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31 Oct

G-20 Agriculture Meet 2021

G-20 Agriculture Meet 2021


  • About:
    • It is an informal group of 19 countries and the European Union (EU), with representatives of the International Monetary Fund and the World Bank.
      • It does not have a permanent secretariat or Headquarters.
    • The membership comprises a mix of the world’s largest advanced and emerging economies, representing about two-thirds of the world’s population, 85% of global gross domestic product, 80% of global investment and over 75% of global trade.
  • Members:
    • Argentina, Australia, Brazil, Canada, China, France, Germany, India, Indonesia, Italy, Japan, Republic of Korea, Mexico, Russia, Saudi Arabia, South Africa, Turkey, the United Kingdom, the United States and the EU.

Key Points

  • Highlights of the Meet:
    • Signed a final statement named the “Florence Sustainability Charter”.
    • It will strengthen cooperation between G20 members and developing countries on food and agriculture to share knowledge and help developing the internal production capacities best suited to local needs, thus contributing to the resilience and recovery of agriculture and rural communities.
    • Reaffirmed their intention to reach the goal of zero hunger, which is also threatened by the consequences of Covid-19.
    • Reaffirmed the commitment to achieve food security in the framework of the three dimensions of sustainability: economic, social and environmental.
  • India’s Stand:
    • Focus on Traditional Food:
      • Emphasised on re-introducing traditional food items including millet, other nutritious cereals, fruits and vegetables, fish, dairy and organic products in the diet of the people.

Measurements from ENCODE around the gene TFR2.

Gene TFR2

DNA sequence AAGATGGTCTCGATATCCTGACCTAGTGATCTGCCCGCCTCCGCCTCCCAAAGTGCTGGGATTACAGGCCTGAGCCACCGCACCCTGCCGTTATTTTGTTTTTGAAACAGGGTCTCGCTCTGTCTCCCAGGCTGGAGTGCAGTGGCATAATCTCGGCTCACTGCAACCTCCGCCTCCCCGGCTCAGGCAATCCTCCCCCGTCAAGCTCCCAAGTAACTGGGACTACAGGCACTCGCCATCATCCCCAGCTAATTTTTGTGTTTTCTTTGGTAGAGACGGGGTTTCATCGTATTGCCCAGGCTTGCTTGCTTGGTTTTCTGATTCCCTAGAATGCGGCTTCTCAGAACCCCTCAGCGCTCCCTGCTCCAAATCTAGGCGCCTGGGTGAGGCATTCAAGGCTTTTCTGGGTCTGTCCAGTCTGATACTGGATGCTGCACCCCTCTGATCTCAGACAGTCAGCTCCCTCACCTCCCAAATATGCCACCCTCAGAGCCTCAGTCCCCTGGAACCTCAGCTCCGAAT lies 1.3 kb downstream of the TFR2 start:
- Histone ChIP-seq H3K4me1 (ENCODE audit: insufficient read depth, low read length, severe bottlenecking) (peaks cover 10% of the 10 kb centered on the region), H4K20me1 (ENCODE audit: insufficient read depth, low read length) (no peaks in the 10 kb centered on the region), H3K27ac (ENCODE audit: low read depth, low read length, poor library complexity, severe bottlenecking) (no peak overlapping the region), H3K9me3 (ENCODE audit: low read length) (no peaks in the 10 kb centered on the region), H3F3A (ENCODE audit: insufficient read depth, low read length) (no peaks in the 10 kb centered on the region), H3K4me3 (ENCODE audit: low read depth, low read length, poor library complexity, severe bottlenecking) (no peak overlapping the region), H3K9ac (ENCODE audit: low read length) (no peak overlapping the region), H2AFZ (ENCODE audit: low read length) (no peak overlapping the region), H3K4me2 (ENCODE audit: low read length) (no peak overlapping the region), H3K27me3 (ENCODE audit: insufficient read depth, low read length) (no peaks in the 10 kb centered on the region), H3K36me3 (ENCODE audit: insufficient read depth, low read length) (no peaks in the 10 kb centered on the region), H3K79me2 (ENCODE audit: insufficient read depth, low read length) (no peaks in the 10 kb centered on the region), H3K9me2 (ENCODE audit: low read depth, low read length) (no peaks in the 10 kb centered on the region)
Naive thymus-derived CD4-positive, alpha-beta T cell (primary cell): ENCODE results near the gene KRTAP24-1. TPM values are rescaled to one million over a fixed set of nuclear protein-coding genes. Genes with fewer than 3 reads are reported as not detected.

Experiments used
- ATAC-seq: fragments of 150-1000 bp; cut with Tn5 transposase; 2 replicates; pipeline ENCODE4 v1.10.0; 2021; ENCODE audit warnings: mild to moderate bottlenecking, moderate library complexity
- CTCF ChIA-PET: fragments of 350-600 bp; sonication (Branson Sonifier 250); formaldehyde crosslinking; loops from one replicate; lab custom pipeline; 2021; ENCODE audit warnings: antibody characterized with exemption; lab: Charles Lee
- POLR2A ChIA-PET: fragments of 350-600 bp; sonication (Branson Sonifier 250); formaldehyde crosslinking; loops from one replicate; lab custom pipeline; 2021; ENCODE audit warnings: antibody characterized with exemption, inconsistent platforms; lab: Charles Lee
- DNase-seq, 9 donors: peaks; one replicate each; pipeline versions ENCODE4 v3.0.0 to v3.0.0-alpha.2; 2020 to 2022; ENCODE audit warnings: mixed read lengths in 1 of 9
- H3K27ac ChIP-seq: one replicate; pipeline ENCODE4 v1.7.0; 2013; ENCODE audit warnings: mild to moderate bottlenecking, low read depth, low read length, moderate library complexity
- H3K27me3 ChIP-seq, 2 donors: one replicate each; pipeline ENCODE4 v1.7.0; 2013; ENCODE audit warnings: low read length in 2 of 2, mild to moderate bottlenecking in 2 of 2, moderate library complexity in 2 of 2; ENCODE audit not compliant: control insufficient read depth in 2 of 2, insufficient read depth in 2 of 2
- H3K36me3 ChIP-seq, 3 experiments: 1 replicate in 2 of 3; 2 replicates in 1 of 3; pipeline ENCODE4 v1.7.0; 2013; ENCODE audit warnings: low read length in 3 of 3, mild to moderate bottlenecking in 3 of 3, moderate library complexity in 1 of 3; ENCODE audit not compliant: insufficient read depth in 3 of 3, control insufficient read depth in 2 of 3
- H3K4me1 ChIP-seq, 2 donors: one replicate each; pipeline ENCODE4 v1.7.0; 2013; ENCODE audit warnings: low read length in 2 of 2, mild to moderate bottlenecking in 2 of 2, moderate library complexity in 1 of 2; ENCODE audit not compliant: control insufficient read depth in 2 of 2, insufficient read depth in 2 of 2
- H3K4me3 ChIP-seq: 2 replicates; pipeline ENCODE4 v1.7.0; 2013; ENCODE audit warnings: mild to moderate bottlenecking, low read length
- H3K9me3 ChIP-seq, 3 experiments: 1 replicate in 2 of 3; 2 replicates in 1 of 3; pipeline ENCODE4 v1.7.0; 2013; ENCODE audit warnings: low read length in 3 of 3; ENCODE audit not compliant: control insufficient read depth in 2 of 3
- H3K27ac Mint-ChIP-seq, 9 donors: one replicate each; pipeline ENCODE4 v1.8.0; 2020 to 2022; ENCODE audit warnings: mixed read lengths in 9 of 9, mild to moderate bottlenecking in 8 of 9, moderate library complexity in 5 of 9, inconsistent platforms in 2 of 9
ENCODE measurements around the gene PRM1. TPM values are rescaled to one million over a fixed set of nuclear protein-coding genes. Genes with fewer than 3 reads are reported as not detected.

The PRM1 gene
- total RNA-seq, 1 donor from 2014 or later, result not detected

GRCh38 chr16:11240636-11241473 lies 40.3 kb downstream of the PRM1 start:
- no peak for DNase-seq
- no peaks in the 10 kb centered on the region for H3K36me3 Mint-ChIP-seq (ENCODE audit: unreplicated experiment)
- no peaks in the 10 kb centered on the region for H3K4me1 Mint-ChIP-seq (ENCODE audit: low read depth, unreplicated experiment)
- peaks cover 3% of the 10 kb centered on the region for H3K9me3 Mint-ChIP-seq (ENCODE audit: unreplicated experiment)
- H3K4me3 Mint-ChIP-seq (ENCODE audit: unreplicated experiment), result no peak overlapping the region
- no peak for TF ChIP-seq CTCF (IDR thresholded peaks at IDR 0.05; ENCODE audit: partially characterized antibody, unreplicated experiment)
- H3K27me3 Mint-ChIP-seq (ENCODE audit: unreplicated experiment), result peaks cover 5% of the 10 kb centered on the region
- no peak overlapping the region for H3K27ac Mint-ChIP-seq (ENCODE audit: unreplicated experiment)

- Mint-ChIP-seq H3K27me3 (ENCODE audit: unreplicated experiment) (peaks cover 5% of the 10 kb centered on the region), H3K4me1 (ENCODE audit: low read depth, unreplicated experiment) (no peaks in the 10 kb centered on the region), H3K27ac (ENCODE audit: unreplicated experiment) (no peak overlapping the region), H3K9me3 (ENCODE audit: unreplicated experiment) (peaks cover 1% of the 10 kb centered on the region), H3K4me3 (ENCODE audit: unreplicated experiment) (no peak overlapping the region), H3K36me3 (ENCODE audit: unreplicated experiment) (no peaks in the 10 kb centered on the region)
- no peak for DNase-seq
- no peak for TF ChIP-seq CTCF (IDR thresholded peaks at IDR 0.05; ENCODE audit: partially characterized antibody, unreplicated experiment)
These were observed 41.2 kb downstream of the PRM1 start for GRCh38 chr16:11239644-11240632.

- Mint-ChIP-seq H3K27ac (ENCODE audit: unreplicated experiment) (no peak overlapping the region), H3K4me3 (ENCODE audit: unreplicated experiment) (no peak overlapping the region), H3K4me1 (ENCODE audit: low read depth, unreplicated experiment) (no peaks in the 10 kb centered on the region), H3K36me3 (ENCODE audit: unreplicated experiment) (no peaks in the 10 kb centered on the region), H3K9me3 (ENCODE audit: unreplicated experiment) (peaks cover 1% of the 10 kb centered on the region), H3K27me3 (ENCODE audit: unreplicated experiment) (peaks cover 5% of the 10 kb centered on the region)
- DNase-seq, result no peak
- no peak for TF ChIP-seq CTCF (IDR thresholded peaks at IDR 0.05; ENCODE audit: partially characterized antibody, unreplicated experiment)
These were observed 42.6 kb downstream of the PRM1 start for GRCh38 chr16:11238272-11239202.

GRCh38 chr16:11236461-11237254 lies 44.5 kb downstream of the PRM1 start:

• Their production has been phenomenal in India in recent years and India is becoming a destination country for healthy food items.
      • The United Nations (UN) has accepted India’s proposal and declared 2023 as the International Year of Millets and urged the G20 nations to support the celebration of the millet year to promote nutrition and sustainable agriculture.
    • Biofortified Food:
      • Biofortified varieties, which are the source of a staple diet rich in micronutrients, are being promoted to remove malnutrition.
      • About 17 such varieties of different crops have been developed and released for cultivation.
    • Water Resource:
      • India has also taken steps to increase the optimal use of water resources, create infrastructure for irrigation, conserve soil fertility with balanced use of fertilizers, and provide connectivity from farms to markets.
    • Indian Agri-Sector in Covid:
      • Indian agriculture has achieved great success after the country’s independence, and the sector also remained unaffected even during the Covid pandemic.
    • India Resolved to:
      • Continue working together to achieve the Poverty Reduction’ and ‘Zero Hunger Goal as part of the sustainable development goals.
      • Cooperate in research and development as well as exchange of best practices to enhance productivity.
  • Related Indian Initiatives:
    • The ‘Per Drop-More Crop’ scheme for irrigation and ‘Paramparagat Krishi Vikas Yojana’ for organic farming is being successfully implemented.
    • Pradhan Mantri Fasal Bima Yojana is being implemented to provide insurance cover for the farmers.
    • To address the malnutrition problem, India is running the world’s largest food-based safety net programme, which includes the Public Distribution System and the Mid-Day Meal Scheme.
    • The government is also providing an annual income support of Rs 6,000 under the Pradhan Mantri Kisan Samman Nidhi (PM-KISAN).

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